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U.S. envoy’s residence in Moscow empty during Ukraine crisis

The spectacular chandelier in Spaso House, the U.S. ambassador's residence in Moscow. (Photo: Anne Gearan/ Washington Post) There’s no place like home. The spectacular chandelier in Spaso House, the U.S. ambassador’s residence in Moscow. (Photo: Anne Gearan/ Washington Post)

Russian troops have invaded Ukraine. There are reports that Vladimir Putin has plans to move into heavily Russian eastern Ukraine. And there is no ambassador in place in Moscow. Ambassador Michael McFaul left two weeks ago and there’s no nominee to replace him.

Two weeks is hardly a long tme. But McFaul put the administration on notice many months ago that he was heading home. His wife and kids went back to California last summer so they could be there for the start of the school year.

McFaul signaled his intentions to Washington  around then, we’re told, though he formally announced his departure in early February.

So now there’s no one in position there to protest Putin’s moves. And, given the time it takes to push a nominee through the Senate, there won’t be anyone there for a while.

This is most peculiar, given the large number of qualified Obama mega-fundraisers who have not gotten ambassadorships. Tops on the list could be Chicago media mogul Fred Eychaner, reportedly the biggest contributor to the 2012 campaign with more than $3.5 million in pro-Obama contributions. He’s openly gay, which would serve to rattle the intensely homophobic regime.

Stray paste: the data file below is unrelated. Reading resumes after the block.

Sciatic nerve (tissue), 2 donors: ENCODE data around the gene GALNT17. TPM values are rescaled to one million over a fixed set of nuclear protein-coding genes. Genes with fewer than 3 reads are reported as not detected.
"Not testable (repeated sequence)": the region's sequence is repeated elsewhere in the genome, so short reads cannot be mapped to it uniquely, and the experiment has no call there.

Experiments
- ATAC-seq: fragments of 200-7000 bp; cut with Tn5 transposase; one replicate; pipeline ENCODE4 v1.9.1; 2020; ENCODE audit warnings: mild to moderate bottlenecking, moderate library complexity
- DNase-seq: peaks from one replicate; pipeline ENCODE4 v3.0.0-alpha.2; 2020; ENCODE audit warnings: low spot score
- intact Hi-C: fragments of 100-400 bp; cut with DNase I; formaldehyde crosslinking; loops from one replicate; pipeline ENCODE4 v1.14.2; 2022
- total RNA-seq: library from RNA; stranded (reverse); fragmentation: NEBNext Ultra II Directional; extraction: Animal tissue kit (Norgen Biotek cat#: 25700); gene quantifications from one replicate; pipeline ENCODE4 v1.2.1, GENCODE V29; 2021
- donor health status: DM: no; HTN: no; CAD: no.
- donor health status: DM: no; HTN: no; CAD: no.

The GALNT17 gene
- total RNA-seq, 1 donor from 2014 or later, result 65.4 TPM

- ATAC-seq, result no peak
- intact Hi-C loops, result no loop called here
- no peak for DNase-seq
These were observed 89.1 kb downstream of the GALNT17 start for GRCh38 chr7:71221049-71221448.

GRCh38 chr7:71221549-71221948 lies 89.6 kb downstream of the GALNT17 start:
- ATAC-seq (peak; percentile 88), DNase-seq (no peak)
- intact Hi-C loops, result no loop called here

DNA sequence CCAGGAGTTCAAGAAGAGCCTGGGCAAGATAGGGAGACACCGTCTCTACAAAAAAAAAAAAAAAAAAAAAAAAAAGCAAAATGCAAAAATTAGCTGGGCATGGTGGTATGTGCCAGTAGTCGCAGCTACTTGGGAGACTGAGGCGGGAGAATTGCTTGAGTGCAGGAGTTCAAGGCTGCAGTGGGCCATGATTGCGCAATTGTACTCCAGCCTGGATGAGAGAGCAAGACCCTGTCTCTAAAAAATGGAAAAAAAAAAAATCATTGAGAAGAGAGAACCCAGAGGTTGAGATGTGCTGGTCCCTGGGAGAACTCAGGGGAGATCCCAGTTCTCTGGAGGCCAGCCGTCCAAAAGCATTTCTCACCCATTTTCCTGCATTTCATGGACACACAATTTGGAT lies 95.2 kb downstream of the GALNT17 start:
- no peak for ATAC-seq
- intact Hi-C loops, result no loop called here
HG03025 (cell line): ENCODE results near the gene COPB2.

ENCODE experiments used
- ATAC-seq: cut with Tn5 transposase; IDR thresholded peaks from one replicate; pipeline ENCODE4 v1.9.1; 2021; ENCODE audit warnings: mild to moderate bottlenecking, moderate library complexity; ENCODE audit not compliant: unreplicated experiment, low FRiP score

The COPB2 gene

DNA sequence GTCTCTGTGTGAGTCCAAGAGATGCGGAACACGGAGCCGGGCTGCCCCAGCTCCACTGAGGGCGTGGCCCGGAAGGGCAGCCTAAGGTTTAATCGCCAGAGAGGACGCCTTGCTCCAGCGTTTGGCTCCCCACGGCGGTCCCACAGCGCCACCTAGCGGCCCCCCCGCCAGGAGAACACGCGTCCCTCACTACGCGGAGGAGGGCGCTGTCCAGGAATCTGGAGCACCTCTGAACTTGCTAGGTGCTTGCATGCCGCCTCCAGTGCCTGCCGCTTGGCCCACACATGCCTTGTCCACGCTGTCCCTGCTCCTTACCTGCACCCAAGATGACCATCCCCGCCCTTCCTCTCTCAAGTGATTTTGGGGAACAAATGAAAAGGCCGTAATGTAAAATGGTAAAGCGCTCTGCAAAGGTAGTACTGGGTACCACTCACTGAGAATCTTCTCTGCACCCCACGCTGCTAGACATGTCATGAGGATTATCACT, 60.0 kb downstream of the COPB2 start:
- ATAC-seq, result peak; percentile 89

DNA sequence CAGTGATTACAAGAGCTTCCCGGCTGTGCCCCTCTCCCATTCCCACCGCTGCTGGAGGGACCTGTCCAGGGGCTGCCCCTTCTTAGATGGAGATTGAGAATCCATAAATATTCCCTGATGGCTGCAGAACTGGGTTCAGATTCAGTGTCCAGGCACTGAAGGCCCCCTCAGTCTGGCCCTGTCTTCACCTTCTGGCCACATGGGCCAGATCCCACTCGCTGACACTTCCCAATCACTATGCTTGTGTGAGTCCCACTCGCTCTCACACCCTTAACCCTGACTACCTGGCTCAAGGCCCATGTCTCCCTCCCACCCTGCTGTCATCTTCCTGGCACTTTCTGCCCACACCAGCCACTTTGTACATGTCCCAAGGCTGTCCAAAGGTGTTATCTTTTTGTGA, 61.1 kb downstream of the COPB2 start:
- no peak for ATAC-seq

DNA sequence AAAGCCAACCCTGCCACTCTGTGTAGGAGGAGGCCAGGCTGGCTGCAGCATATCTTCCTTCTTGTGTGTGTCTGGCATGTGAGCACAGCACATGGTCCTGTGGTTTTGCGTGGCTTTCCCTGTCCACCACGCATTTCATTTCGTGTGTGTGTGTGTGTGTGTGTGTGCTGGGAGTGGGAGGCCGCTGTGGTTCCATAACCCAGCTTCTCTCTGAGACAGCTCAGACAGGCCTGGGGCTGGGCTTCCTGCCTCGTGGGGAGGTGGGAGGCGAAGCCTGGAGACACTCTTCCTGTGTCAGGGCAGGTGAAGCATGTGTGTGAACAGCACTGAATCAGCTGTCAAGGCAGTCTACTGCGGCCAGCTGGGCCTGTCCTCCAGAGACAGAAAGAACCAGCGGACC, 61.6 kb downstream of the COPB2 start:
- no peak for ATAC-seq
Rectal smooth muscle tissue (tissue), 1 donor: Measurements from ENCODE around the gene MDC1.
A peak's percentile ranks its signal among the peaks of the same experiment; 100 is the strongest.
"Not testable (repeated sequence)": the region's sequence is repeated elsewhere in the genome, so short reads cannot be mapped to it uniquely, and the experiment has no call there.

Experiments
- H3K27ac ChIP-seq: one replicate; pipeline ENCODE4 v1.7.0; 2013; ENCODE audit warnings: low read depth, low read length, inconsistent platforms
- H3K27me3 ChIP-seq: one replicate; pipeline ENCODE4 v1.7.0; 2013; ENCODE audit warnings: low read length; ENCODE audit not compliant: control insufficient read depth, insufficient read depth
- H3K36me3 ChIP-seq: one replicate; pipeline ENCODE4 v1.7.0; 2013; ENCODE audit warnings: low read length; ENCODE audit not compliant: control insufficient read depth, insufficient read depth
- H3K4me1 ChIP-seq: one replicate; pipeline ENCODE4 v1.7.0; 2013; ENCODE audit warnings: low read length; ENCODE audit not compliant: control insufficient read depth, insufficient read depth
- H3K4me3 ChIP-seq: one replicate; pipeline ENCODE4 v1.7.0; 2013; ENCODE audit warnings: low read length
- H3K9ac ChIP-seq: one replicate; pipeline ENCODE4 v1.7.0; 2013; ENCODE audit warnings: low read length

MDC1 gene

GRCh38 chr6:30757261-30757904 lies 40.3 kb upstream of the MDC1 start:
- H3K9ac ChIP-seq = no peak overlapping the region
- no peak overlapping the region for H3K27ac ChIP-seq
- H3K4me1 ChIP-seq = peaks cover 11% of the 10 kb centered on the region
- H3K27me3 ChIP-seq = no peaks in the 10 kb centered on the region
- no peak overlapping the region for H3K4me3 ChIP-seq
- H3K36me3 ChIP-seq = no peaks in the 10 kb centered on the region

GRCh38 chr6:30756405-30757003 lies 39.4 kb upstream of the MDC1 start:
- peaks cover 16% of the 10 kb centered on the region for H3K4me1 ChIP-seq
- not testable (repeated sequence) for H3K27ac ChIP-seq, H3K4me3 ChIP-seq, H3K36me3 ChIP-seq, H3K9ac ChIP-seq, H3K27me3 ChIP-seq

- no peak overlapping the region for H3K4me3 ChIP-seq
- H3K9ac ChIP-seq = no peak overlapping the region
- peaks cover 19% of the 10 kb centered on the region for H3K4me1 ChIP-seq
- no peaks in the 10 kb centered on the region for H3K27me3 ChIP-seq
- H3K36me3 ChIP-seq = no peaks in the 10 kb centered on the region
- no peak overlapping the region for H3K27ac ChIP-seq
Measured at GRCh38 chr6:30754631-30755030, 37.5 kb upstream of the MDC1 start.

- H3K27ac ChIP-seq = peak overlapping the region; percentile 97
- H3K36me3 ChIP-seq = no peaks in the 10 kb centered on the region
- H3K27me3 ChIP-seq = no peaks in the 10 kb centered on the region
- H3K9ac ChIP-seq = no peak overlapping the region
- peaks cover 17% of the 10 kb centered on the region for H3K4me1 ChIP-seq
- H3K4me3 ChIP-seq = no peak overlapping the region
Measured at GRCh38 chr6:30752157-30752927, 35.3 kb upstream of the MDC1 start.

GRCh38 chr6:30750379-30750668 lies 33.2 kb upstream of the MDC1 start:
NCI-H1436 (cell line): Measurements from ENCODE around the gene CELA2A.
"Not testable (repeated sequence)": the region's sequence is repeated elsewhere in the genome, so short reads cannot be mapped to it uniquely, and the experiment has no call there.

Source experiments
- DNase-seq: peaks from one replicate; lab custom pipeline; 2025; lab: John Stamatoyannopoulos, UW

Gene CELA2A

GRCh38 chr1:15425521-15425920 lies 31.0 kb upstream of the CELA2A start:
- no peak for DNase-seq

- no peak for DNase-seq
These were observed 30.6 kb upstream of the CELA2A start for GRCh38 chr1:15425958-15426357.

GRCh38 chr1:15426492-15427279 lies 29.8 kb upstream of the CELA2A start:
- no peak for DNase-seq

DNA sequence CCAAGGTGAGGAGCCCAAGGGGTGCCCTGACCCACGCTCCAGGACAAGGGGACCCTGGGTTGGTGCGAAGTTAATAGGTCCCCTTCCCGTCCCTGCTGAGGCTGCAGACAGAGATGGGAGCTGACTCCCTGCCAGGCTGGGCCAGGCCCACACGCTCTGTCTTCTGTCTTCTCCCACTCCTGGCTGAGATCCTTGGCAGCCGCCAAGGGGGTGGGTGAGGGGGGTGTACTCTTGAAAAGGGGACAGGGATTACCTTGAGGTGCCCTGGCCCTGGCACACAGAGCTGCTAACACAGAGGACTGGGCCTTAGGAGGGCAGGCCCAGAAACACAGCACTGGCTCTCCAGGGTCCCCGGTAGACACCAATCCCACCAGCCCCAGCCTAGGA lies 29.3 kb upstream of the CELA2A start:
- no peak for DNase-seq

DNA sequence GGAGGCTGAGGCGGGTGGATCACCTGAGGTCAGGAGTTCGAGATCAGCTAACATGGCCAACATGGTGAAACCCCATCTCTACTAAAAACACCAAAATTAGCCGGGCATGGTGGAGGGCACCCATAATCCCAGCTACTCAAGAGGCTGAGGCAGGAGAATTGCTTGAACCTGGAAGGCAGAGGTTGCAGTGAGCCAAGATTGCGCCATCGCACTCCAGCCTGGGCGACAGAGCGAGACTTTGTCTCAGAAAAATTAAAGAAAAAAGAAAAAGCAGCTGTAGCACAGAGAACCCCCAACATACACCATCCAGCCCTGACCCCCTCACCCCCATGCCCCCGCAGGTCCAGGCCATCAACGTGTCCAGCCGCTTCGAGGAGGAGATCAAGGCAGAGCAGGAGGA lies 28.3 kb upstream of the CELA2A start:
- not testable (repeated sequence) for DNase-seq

Or there’s Jeffrey Katzenberg, the DreamWorks Animation CEO and former head of The Walt Disney Studios who ponied up more than $3 million to Obama’s campaign and related organizations. And he produced Shrek and the Lion King.

Both  are obviously very busy, may not have any interest in going overseas and certainly can afford to live in the homes of their dreams. (And it might be a short stay, since recalling an ambassador is an old form of diplomatic protest.)

Still, Spaso House, the ambassador’s home in noveau -Soviet Russia, is a spectacular place to call home for a few years. There’s that stunning, enormous Austrian crystal chandelier in the domed ceiling, 82-foot- long reception hall and the lovely grounds surrounding the 100-year-old mansion.

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Al Kamen, an award-winning columnist on the national staff of The Washington Post, created the “In the Loop” column in 1993.



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Colby Itkowitz and Al Kamen · March 12, 2014

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